Tuesday, September 25, 2007

on making a wage

so you might recall a little while ago, i wrote a post about how i make money. this is a bit of an update. i'm still working at the wood shop and the grocer, but i've finally started working on the websites and i've made a little chunk of change with the deposits. once those are done, i will be posting links to them here.

i'm really glad to be working on these sites. i enjoy it and it doesn't make me feel grimey. i am pretty confident that my sites are cleaner, easier to use, and generally better than what most people with dreamweaver would design. but then i hit a wall.

you see, even though i design better than most amateurs and even some pros, i am now behind the "industry standard" for web design (there is a whole list of standards for websites that corporations and government institutions strive to uphold. in my experience, small businesses and artists are about 50-50 in upholding them). i've been looking at a lot of sites and without getting into too much mumbo jumbo, i've realized that i need to update my process for design. i learned web design about three years ago now, and it's beginning to show.

not to say that the sites i'm already designing are not up to snuff. after extensive research, i believe i have asked for nothing more than what my clients will get. i've seen people ask for more money and design sites that are uglier and less functional than what i'm working on.

but here is where i have to contemplate something. i can learn a fair amount on my own about updating my design process to be closer to "industry standard." but somewhere along the line, i could learn a lot more if i took a class of some sort.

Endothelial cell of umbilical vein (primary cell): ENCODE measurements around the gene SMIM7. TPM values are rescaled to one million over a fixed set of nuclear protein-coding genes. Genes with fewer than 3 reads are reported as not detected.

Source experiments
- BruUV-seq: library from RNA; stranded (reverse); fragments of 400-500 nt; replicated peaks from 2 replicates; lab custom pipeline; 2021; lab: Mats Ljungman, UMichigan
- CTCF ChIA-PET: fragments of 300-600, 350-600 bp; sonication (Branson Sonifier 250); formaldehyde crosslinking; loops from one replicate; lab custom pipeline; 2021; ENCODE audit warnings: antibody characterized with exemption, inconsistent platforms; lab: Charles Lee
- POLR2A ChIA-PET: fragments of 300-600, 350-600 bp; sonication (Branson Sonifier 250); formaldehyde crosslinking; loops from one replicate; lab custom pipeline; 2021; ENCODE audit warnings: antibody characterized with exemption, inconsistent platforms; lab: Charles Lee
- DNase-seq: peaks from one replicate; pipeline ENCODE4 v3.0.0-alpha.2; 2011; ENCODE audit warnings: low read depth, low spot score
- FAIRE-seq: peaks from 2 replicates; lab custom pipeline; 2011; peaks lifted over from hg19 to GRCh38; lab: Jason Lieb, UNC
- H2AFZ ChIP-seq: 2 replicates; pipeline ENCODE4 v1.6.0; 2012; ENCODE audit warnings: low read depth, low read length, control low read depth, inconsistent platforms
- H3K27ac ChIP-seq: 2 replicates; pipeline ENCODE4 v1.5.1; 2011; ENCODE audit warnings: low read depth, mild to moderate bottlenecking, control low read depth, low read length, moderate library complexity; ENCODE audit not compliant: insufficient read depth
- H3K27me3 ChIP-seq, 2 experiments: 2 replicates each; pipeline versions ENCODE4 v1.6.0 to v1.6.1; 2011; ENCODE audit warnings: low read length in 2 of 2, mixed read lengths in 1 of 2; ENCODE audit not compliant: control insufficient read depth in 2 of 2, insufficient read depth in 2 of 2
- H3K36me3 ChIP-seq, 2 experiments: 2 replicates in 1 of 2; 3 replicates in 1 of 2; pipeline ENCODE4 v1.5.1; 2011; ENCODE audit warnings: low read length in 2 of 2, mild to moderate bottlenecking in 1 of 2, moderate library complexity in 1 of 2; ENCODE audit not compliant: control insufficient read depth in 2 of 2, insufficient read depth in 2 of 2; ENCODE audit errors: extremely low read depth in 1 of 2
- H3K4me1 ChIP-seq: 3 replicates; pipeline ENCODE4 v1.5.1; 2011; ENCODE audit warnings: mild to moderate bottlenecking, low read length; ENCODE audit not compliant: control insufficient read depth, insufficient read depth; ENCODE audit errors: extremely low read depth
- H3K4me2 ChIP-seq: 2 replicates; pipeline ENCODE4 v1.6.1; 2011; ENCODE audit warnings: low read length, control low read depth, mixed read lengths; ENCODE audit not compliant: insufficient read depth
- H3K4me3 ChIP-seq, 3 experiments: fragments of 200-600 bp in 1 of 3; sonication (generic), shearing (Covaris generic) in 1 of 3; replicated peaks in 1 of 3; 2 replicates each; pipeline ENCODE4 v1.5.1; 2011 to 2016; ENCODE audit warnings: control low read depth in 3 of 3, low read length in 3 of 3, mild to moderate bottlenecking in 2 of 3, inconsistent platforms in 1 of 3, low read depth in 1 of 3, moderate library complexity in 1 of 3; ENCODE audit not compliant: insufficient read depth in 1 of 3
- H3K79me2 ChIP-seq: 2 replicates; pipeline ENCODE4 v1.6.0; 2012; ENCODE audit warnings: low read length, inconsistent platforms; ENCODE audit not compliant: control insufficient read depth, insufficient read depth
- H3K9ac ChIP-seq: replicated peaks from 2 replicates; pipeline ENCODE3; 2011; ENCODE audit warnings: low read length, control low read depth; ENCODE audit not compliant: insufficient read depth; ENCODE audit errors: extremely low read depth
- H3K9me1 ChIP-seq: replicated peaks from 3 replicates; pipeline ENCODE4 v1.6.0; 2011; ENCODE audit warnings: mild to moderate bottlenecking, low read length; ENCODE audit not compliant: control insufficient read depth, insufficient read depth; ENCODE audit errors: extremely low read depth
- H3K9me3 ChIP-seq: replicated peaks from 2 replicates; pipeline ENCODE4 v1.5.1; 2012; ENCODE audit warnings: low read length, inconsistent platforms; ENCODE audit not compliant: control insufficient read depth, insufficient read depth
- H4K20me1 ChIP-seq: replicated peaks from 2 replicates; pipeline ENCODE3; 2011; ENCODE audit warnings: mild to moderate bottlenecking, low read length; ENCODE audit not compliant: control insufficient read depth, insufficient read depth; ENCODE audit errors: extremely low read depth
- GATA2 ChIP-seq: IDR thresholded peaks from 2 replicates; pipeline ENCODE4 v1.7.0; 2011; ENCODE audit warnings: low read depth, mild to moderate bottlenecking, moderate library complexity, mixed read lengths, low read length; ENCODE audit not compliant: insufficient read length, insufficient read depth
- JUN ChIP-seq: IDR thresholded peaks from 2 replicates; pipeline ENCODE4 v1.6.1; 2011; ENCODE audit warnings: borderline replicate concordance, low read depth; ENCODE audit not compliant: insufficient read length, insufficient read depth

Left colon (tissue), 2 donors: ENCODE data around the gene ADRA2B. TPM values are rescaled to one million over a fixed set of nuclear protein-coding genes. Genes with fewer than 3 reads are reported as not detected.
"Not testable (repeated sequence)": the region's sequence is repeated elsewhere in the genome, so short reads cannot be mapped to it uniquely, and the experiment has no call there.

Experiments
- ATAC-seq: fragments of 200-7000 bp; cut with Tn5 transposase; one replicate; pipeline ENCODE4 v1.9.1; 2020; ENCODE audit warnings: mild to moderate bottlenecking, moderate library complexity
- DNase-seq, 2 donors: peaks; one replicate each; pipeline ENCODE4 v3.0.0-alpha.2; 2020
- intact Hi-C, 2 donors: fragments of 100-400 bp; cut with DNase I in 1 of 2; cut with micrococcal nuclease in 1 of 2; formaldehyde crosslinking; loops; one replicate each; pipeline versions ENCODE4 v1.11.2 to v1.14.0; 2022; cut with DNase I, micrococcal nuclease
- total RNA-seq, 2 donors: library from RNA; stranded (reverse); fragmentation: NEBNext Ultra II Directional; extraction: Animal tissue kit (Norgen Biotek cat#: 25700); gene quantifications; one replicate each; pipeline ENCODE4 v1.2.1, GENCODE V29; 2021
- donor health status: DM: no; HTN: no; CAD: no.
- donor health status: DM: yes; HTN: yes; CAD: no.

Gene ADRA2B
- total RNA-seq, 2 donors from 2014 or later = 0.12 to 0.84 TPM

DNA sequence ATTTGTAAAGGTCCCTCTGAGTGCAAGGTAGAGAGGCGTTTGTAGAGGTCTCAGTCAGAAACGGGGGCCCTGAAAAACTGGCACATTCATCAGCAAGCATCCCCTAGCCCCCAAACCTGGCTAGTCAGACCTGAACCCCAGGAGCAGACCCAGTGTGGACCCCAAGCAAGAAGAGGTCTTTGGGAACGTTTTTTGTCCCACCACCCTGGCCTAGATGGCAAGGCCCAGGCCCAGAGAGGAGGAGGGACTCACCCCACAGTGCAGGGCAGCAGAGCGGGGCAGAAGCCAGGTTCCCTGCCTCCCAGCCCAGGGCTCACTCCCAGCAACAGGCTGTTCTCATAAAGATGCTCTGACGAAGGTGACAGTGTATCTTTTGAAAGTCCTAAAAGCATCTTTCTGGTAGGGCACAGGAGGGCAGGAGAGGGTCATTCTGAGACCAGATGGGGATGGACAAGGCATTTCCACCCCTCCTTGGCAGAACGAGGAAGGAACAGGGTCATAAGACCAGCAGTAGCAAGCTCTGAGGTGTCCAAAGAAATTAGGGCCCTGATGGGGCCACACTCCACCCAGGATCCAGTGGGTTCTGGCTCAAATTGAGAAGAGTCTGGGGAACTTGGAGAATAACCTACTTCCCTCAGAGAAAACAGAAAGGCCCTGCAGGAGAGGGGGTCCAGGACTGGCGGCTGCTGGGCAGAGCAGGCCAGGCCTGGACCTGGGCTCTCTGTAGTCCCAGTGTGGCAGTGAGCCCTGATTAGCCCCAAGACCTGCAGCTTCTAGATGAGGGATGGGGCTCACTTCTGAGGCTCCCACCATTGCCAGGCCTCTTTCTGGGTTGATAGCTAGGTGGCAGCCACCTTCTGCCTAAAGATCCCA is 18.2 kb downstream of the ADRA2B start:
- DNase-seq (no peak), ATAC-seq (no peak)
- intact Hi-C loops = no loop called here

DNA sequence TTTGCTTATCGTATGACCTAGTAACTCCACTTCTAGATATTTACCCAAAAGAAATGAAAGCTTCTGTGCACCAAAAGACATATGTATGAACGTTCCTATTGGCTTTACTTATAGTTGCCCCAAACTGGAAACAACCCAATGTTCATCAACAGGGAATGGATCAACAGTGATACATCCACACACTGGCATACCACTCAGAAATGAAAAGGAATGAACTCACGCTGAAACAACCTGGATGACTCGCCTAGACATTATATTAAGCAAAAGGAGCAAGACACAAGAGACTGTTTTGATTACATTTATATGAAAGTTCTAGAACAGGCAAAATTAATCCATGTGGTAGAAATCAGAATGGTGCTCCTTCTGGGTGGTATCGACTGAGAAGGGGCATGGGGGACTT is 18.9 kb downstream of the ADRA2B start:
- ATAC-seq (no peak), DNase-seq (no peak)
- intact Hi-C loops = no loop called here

part of me wants to learn more just out of principle and pride: if i'm gonna ask for money, i should execute it to the tee. another reason for learning this new set of web skills is that once i become current with my design strategies, i could potentially ask for 3-5 times as much money as i am asking for on my current design projects--but is it worth it? should i spend the equivalent of what i would charge for building an entire site to acquire some new skills that may or may not yield an income? i mean, web design is great--it's creative, i can be my own boss (kinda) and it has high earning potential. but it's not my passion. it doesn't make my ears tingle or give me a sense of purpose. would it be better for me to spend that hard-earned money on something else, like a trip to a new city that could inspire my writing, or renting video equipment for a weekend, or renting a rehearsal space for a new show or... rent? credit card bills? insurance?

i don't know. if any of you fair readers has any advice, i'm open to it all.

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